The State Board of Education today voted to offer a waiver to Connecticut school districts for three of the 180 days usually required by state statute. Those three days could instead be used at the start of the school year for additional PD for staff, classroom set-up for educators, to provide social emotional services or training for staff, or for similar supports for families and students.
Read the full text of the resolution.
During a press conference yesterday, Governor Lamont said that he will make a final call in early August as to whether schools can open safely for in-person learning—based on the COVID-19 infection rate in the state at that time.
“We have the challenge of having to be ready to change course at any given point, which logistically is very difficult,” Education Commissioner Miguel Cardona said. “I recognize the fear and anxiety that exists, and I share a lot of the concerns. As much as Connecticut is doing well, COVID knows no state boarders.” Read more
During a webinar today State Department of Education (SDE) officials, joined by Governor Ned Lamont and Acting Department of Public Health (DPH) Commissioner Deidre Gifford, answered questions submitted by educators and parents on a range of topics that included many health and safety concerns.
While today’s webinar was a step toward answering teachers’ and parents’ questions about school reopening, many issues remain.
“The health and safety of our students, educators, and staff and the funding necessary for COVID-related expenses are among the top priorities for CEA and our members,” said CEA President Jeff Leake. “Having the right resources to protect the health of students and educators is critical. We continue to be concerned about transportation issues and meeting the needs of high-risk students and educators, as well as students with special needs. We look forward to continuing to work with the governor and the commissioner on these important issues.” Read more
NEA’s Office of General Counsel and Collective Bargaining and Member Advocacy teams will host a webinar about returning to in-person instruction this Friday, July 10, at 3 p.m.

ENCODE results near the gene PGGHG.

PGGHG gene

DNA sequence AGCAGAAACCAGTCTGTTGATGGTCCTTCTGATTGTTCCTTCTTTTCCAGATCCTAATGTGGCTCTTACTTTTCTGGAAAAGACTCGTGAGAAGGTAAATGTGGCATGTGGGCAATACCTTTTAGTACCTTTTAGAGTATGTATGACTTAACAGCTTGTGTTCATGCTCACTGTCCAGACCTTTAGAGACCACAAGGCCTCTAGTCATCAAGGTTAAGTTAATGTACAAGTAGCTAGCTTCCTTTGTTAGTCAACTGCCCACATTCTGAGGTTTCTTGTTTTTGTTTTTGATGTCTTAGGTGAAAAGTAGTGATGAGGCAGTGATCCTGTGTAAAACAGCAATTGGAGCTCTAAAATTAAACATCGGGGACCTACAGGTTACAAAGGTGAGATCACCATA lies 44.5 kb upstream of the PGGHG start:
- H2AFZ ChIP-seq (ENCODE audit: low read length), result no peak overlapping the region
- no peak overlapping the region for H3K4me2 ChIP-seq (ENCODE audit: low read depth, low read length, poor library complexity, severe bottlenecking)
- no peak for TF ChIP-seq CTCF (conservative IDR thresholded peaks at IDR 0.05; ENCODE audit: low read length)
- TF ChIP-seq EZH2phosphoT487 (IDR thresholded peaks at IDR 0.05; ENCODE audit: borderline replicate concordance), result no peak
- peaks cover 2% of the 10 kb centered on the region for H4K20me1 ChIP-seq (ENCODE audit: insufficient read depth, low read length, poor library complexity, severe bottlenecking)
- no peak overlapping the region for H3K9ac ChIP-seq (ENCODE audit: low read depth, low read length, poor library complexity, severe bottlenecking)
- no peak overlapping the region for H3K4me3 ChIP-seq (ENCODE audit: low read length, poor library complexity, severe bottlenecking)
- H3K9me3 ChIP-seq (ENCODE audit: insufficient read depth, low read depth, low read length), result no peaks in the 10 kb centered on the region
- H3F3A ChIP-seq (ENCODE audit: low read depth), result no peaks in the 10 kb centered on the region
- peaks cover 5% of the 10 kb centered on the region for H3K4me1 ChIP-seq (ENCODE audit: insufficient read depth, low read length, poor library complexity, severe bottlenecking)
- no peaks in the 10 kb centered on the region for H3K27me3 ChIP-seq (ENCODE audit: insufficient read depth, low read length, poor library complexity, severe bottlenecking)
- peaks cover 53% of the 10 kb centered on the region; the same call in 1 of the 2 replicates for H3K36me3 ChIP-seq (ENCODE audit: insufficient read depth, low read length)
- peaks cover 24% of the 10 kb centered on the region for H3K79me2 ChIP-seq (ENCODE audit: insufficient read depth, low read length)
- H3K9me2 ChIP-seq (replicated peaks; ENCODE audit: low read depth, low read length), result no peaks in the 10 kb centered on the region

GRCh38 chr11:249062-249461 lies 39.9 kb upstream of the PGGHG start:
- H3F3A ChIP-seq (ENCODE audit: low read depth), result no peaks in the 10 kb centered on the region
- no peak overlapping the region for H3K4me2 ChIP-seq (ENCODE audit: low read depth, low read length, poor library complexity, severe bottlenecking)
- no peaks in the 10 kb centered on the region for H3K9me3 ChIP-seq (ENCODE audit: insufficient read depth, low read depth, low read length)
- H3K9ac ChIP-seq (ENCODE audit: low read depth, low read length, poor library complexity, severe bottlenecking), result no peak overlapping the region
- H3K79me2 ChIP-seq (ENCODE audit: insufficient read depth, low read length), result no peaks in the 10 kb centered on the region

Sign up here.
When school buildings reopen, the health and safety of students and educators must be a top priority. What rights do you have as an educator when schools return to in-person instruction? How can you advocate for your health and safety and those of your students?
The webinar will cover:
- Recommendations from the Centers for Disease Control and Prevention (CDC) and other health experts;
- Educator rights related to accommodations, leave, and liability waivers; and
- What educators and NEA affiliates can do to advocate for safe, healthy schools.
When you register, please submit any questions you may have about your rights or other considerations.
NEA President Lily Eskelsen García welcomed teacher delegates to the 2020 NEA RA.
This year’s National Education Association Representative Assembly, themed Our Democracy; Our Responsibility; Our time was unlike any other, as more than 7,000 delegates logged in virtually to conduct the organization’s business.
“We have masks, social distancing, and disinfectant,” NEA President Lily Eskelsen García said, referring to the podium at NEA headquarters she would be sharing only with NEA officers. “Because nothing, absolutely nothing, not even a global pandemic, is going to stop the National Education Association from doing its work.” Read more
A new bill introduced by U.S. Senators Patty Murray and Chuck Schumer would be an important move toward allowing schools to open safely this fall. The Coronavirus Child Care and Education Relief Act includes $175 billion for K-12 schools, $12 billion for special education, and $4 billion for the E-Rate program to narrow the digital divide that is hitting our most vulnerable students.
“Educators want nothing more than to return to in-person instruction and be back with their students, but they know reopening school buildings and college campuses has to be done safely,” said NEA President Lily Eskelsen García. “Sens. Patty Murray and Chuck Schumer know that students cannot wait because school districts across the country are working on school reopening plans now. That’s why they introduced the Coronavirus Child Care and Education Relief Act, which will go a long way to giving our students and educators the resources they need to rise up from the economic fallout caused by this devastating COVID-19 pandemic.”
Speaking with NBC 30 recently, CEA Executive Director Don Williams said that Connecticut schools can’t reopen safely without additional funding. Districts will incur costs for masks and plastic shields, room dividers, the reconfiguration of common areas into new classroom spaces, and much more. Read more
Photo by Kate Mereand-Sinha via Flickr.
The U.S. Supreme Court today handed a victory to those seeking to divert money away from public schools and expand voucher programs. In a 5-4 decision, the Court ruled that Montana must reinstate a voucher program and allow parents to use their vouchers at religious as well as secular private schools.
“Let’s be clear about what we’ve witnessed with today’s decision in Espinoza v. Montana Department of Revenue—an extreme Supreme Court just joined the far-right effort to undermine one of our country’s most cherished democratic institutions: public education,” said NEA President Lily Eskelsen García.
She continued, “At a time when public schools nationwide already are grappling with protecting and providing for students despite a pandemic and mounting budget shortfalls, the court has made things even worse, opening the door for further attacks on state decisions not to fund religious schools.” Read more